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Note: This blog post is part of a series titled "Moses' Seventh Speech." To view all parts, click the link below.
In Deuteronomy 23:7 and 8, Moses turns his attention to Edomites and Egyptians and how an Israelite is to treat them.
7 You shall not detest [taav, “to abhor”] an Edomite, for he is your brother; you shall not detest [taav] an Egyptian, because you were an alien in his land. 8 The sons of the third generation who are born to them may enter the assembly of the Lord.
This law does not address specific acts of discrimination against Edomites and Egyptians, but speaks of an Israelite’s attitude toward them. Hence, there is no specific penalty for violating this law, because earthly courts can only judge injustice that is perpetrated against another person. Only the divine court can judge matters of the heart, and this is one law by which God will judge the hearts of men.
In other words, the law says that it is a sin to abhor an Edomite or an Egyptian, but only the divine court has the ability to determine what sort of sentence ought to be imposed upon those guilty of such sin in order to restore the lawful order.
If an Edomite or Egyptian wants to enter the assembly of Israel by attaching himself to the covenant by faith in the God of Israel, the Israelites were not to refuse him on grounds of ethnicity. Yet his passage toward full citizenship took three generations to ensure that his foreign culture was fully abandoned. This ensured that foreign immigrants would not be able to overwhelm Israelite culture, religion, and laws. The idea was that if a foreigner wanted to become an Israelite citizen, he had to be the one to change his ways. He could not come in and change the Israelite culture.
Moses says that the reason Israelites were not to abhor Edomites was because “he is your brother.” Edom, of course, is the national name for Esau, who was Jacob’s brother. Genesis 36:1 says,
1 Now these are the records of the generations of Esau (that is, Edom).
This law seems to conflict with God’s statement in Malachi 1:3, where God says, “I have hated Esau.” How could God tell the Israelites not to abhor Edomites, while yet hating Esau Himself? How do we understand the mind of God in this matter?
The first thing to note is that “God is light” (1 John 1:5) and “God is love” (1 John 4:8). Further, “the one who says he is in the light and yet hates his brother is in the darkness until now” (1 John 2:9). When God “hates,” it is not as man’s hatred. God knows how to “hate” without violating His character of Love. When God hates, it is constructive and is for the benefit of the object of hatred. We see this in the very purpose of the law itself, for its judgments manifest the hatred and wrath of God, while yet serving to correct the sinner by discipline so that he can be restored.
God’s hatred is legal only, for it does not come out of His personal character. The law deals with the act of correcting and restoring the lawful order. Most sinners who are judged by the law perceive hatred, because as sinners, they do not yet comprehend the character and motive of God. All they see is that God hates them because He dares to restrict their desire to sin. They do not understand that the judgments of God come from God’s heart of love, for He refuses to leave them in their state of sin and death—in spite of their carnal desires.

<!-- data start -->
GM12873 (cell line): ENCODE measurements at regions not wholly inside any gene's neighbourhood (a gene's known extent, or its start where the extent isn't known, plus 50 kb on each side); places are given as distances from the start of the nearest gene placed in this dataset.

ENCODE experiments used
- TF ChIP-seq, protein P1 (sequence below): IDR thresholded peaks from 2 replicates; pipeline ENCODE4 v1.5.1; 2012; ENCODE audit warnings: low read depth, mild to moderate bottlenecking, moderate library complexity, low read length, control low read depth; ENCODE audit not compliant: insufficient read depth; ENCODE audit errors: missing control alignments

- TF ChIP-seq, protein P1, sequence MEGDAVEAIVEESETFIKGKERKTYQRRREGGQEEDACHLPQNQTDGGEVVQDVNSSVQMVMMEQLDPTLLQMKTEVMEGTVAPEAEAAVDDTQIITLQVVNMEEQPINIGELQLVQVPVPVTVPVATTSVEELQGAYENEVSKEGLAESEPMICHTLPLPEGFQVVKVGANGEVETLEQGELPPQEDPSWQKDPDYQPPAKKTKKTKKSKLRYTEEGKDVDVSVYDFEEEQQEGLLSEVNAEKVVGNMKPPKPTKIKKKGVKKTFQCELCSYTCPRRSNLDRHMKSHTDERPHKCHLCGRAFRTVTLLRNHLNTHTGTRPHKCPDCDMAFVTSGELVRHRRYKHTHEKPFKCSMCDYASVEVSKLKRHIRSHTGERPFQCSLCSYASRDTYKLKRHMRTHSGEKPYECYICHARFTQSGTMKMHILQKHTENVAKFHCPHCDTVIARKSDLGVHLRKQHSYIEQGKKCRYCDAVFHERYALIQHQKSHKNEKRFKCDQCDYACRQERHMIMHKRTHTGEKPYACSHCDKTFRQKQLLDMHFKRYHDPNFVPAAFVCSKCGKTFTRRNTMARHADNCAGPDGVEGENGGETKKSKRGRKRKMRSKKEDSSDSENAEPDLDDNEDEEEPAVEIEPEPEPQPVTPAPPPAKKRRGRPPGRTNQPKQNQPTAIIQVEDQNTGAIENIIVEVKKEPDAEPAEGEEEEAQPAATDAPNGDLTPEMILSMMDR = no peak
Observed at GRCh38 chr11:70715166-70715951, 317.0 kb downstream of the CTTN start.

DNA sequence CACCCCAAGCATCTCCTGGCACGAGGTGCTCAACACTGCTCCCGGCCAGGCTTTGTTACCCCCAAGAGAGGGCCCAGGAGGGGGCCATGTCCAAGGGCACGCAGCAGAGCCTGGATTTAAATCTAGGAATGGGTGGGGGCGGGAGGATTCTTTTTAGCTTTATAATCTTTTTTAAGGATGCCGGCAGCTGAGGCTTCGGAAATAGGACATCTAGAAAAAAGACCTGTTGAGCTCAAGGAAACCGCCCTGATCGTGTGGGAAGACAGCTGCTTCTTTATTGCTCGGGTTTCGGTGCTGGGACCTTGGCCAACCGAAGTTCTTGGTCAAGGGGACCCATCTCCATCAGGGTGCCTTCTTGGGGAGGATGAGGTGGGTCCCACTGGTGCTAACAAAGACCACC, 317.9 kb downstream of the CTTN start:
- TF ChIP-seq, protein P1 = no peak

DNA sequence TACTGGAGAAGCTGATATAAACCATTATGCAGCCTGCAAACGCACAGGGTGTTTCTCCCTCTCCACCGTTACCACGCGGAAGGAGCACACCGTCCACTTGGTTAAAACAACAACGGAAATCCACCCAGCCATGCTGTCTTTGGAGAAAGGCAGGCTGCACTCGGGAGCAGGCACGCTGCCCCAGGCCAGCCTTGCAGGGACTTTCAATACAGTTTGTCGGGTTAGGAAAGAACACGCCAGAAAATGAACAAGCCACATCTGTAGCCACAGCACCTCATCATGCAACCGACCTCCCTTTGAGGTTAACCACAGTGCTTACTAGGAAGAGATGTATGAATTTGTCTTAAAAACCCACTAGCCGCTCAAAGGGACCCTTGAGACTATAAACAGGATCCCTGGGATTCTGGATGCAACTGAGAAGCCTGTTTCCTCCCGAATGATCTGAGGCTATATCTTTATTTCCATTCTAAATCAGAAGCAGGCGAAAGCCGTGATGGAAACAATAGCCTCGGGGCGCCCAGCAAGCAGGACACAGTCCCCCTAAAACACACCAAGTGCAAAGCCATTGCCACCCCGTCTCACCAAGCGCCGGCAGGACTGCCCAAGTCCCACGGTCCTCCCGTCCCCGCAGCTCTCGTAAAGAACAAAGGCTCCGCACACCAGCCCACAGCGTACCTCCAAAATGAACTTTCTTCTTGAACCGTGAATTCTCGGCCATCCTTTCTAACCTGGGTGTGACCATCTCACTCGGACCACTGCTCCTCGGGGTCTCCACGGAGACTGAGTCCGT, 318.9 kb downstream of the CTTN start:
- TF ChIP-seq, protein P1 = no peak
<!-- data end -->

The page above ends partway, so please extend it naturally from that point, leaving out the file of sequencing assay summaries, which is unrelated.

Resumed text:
God’s judgments are therefore indefinite (olam) in length, but not everlasting, because the judgments of the law were designed to correct and restore sinners, not to leave them in a state of perpetual sin. Such is the love—and hatred—of God.
In the case of Esau, God’s so-called “hatred” was designed to protect Esau, not to destroy him. The law of the hated son, which I explained in my comments on Deuteronomy 21:15-17, was designed to protect the rights of a hated first-born son.
Esau was Jacob’s twin, but Esau was the first-born. It was prophesied while the two were yet in the womb that the older would serve the younger (Genesis 25:23). Even so, there was a lawful procedure that had to be followed in order for the prophecy to be fulfilled in the proper manner.
Paul’s comment in Romans 9:9-13 implies that God’s “hatred” started while the two sons were yet in the womb and not merely at a later point in history. God’s choice was His to make, and God chose Jacob over Esau to receive the birthright. However, the law also made it clear that a first-born son could not be disinherited at the whim of the father. The first-born son could be disinherited only after he had proven himself unworthy. Such was the case with Reuben, who lost the birthright a generation later (1 Chronicles 5:1).
Therefore, when God said that He hated Esau, He was actually providing Esau with legal protection. There was reason for this, because as the story goes, Jacob stealthily took the birthright away from Esau before Esau had been given time to prove fully his unworthiness. In order to give Esau due justice, Isaac prophesied in Genesis 27:40 that the birthright would have to be returned to Esau (i.e., his descendants) in order to give that nation time to prove that they were rebellious sons.
How this prophecy has been fulfilled is told fully in my book, The Struggle for the Birthright. The story is too long to repeat here. It is sufficient for now to point out that God’s hatred can never be greater than His love. His hatred is always subservient to His love, which means that in the end, love wins.
Moses also speaks of Israel’s attitude toward Egyptians, saying, “you shall not detest an Egyptian, because you were an alien in his land.” This may seem like a strange motive, because this was precisely why an Israelite might hate an Egyptian! After all, the Egyptians put the Israelites into bondage while they were aliens in Egypt. But carnal motives can be quite different from God’s motives. The Israelites needed to put on the mind of Christ so that they could view Egyptians as God viewed them.